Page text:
OPR Data Archive
Welcome to OPR's Data Archive. This page provides a quick overview of our holdings and links to other data resources including joint projects hosted elsewhere.
New Data Release
The Latin American Migration Project (LAMP), which extends the MMP design to a study of migration flows originating in other Latin American countries, has now released new data for the four communities of Ecuador (LAMP-ECU4).
LAMP-ECU4 provides information on 4 communities, 803 households, and 4,732 people.
The LAMP Public Use Data include data from Puerto Rico, the Dominican Republic, El Salvador, Nicaragua, Costa Rica, Paraguay, Peru, Haiti, Colombia, and Eduador. Registration is required for accessing the data.
The Network Scale-up Method for Heavy Drug Users study (NSUM) was conducted to evaluate the method for estimating the sizes of groups most at-risk for HIV/AIDS. Using four different data sourses, the authors produced five estimates of the number of heavy drug users in Curitiba, Brazil. This data release include three data files in Comma Separated Values (CSV) format and three R programs, a documentation file for the data and R code, and the questionnaire instruments (in Portuguese) as Portable Document Format (PDF) files.
The Fragile Families and Child Wellbeing Study, being conducted by the Bendheim-Thoman Center for Research on Child Wellbeing (CRCW) has now released the Nine-Year Follow Up (Wave 5) public use datafiles. The Fragile Families and Child Wellbeing Study follows a cohort of nearly 5,000 children born in the U.S. between 1998 and 2000. The study oversamples births to unmarried couples; and, when weighted, the data are representative of births in large U.S. cities at the turn of the century. The In-Home Longitudinal Study of Pre-School Aged Children collects information, from a subset of the Fragile Families Core respondents, on children's cognitive and emotional development, health, and home environment, and is conducted by the Center for Health and Wellbeing (CHW).
The Mexican Migration Project (MMP), an ongoing multidisciplinary study of migration from Mexico to the United States, has released data for 134 communities (MMP134), which includes the original 128 communities plus 6 new additional communities: two from the state of San Luis Potosi, three from the state of Puebla, and one from the state of Guanajuato. The MMP134 has information on 21,522 Mexican households, 957 U.S. households, and individual-level data on 144,258 persons. These data contain information on 7,398 household heads with migration experience to the U.S. and information on 48 household heads with Canadian migration experience.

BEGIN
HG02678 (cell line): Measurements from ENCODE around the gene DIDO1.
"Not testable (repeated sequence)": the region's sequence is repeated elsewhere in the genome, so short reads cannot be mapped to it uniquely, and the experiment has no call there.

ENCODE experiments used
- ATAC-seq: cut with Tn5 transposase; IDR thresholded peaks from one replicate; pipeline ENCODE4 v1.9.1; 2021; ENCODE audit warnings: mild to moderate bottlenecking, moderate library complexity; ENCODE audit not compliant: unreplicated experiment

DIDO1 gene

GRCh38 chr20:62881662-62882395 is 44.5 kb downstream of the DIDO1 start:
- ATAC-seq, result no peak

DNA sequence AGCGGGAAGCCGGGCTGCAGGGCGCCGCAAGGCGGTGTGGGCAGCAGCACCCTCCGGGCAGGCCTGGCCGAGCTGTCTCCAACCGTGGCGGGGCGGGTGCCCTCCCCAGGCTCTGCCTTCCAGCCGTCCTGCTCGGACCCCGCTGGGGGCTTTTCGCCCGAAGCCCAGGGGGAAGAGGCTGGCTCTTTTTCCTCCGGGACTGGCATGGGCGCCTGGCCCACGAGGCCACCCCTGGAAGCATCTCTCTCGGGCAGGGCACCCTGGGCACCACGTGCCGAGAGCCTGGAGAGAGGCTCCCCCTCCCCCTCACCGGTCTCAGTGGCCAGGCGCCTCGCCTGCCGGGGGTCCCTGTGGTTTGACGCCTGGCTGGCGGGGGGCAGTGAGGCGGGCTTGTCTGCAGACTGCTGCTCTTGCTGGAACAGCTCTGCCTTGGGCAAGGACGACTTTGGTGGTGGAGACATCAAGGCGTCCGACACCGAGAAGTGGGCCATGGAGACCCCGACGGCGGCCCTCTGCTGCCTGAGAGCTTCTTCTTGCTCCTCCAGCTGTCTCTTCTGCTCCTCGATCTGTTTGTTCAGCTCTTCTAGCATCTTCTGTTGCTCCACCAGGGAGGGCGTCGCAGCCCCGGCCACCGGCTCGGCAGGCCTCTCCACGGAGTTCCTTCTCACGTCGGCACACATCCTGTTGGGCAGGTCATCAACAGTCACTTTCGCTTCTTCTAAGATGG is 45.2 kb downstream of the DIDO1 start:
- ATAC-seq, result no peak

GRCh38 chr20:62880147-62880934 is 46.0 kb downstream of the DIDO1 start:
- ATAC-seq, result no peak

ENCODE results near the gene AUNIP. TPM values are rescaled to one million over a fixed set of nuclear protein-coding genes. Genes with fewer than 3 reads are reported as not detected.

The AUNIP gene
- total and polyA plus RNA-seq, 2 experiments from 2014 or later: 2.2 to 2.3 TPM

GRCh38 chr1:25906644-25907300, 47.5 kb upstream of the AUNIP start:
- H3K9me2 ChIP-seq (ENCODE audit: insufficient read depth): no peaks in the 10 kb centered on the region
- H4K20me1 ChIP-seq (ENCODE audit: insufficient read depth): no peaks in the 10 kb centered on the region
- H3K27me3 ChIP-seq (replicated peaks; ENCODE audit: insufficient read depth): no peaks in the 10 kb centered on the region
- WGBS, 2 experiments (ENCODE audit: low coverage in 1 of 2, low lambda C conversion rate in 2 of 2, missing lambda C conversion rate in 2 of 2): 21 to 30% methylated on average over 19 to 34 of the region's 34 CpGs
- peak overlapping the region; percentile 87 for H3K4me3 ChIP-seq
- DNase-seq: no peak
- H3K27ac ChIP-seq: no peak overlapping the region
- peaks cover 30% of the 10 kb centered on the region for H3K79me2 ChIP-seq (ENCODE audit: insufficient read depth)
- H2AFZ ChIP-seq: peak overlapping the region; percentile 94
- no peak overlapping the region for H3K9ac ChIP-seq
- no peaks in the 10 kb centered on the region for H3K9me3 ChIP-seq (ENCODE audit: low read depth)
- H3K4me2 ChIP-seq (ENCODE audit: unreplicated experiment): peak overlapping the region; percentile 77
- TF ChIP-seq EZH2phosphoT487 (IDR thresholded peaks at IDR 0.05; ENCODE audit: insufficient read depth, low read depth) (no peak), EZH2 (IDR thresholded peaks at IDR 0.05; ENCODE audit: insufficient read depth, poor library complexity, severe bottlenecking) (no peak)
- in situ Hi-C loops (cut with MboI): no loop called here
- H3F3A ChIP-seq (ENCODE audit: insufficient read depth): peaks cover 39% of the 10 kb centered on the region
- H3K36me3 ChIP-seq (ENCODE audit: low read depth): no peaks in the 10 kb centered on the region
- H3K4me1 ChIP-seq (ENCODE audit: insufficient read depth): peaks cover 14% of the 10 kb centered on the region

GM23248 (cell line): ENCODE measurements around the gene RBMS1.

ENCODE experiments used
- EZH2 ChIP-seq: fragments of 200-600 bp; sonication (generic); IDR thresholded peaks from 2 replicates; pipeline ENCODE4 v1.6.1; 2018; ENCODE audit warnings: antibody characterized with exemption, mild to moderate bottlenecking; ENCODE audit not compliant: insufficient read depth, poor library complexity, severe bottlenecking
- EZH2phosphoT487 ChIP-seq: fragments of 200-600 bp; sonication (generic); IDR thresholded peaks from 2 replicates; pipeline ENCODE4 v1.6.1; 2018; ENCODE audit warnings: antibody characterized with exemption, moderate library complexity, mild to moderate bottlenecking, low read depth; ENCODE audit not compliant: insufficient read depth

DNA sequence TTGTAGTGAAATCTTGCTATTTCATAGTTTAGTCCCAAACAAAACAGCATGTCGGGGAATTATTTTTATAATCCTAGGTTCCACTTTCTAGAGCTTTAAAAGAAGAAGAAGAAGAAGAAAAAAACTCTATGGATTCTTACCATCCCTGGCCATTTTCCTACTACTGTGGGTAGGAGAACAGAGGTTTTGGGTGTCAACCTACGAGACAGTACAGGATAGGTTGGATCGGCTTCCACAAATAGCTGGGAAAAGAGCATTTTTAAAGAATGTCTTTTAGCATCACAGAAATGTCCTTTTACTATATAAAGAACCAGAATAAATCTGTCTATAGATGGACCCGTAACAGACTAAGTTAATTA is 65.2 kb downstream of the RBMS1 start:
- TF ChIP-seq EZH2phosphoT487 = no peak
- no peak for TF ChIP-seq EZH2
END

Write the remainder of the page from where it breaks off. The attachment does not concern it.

The Survey of Unemployed Workers in New Jersey (Krueger and Mueller, 2011) invited unemployed workers to participate in the study each week for up to 12 weeks (and additional 12 weeks for some). The released two data files: (1) The Entry Survey Public Use Data file, which has demographic, income and wealth information on 6,025 unemployed workers sampled from the universe of the roughly 360,000 individuals receiving Unemployment Insurance (UI) benefits in New Jersey as of September 28, 2009; and (2) The Weekly Follow-up Survey Public Use Data file, which contains focused information on the job search activities, reservation wage, and receipt of job offers. There are overall 39,201 person-week observations in the Weekly data.
The Game of Contacts (GC) data were collected as nested items in a behavioral surveillance study of heavy drug users in Curitiba, Brazil. This public data release includes two data files on 294 respondents in comma separated values (CSV) format, 13 R programs, data documentation, and a copy of the interviewer form (in Portuguese) to record the game of contacts data. By running the R programs, one can reproduce all the graphical and tabular results as reported in Salganik et. al. (2010) "The Game of Contacts: Estimating the Social Visibility of Groups." Social Networks (2010).
The Addis Ababa Mortality Surveillance Project (AAMSP) is hosted by Addis Ababa University and revolves around surveillance of burials at all known cemeteries of Addis Ababa, Ethiopia. This release of the public use data pertains to the first five years of the burial surveillance starting 2001 and includes a set of adult verbal autopsy interviews conducted in 2004. Registration is required for accessing the data.
Project90 was a prospective study of the influence of network structure on the dynamics of HIV transmission in a community of high-risk heterosexuals. The data was collected between 1988 and 1992 in Colorado Springs, CO. Stephen Muth and John Potterat kindly provided the data to Sharad Goel and Matthew Salganik in 2007, and it was later used in their paper, S. Goel and M. J. Salganik (2010) "Assessing respondent-driven sampling" Proceedings of the National Academy of Sciences (PNAS). The release of these data allows others to replicate the analyses of Goel and Salganik.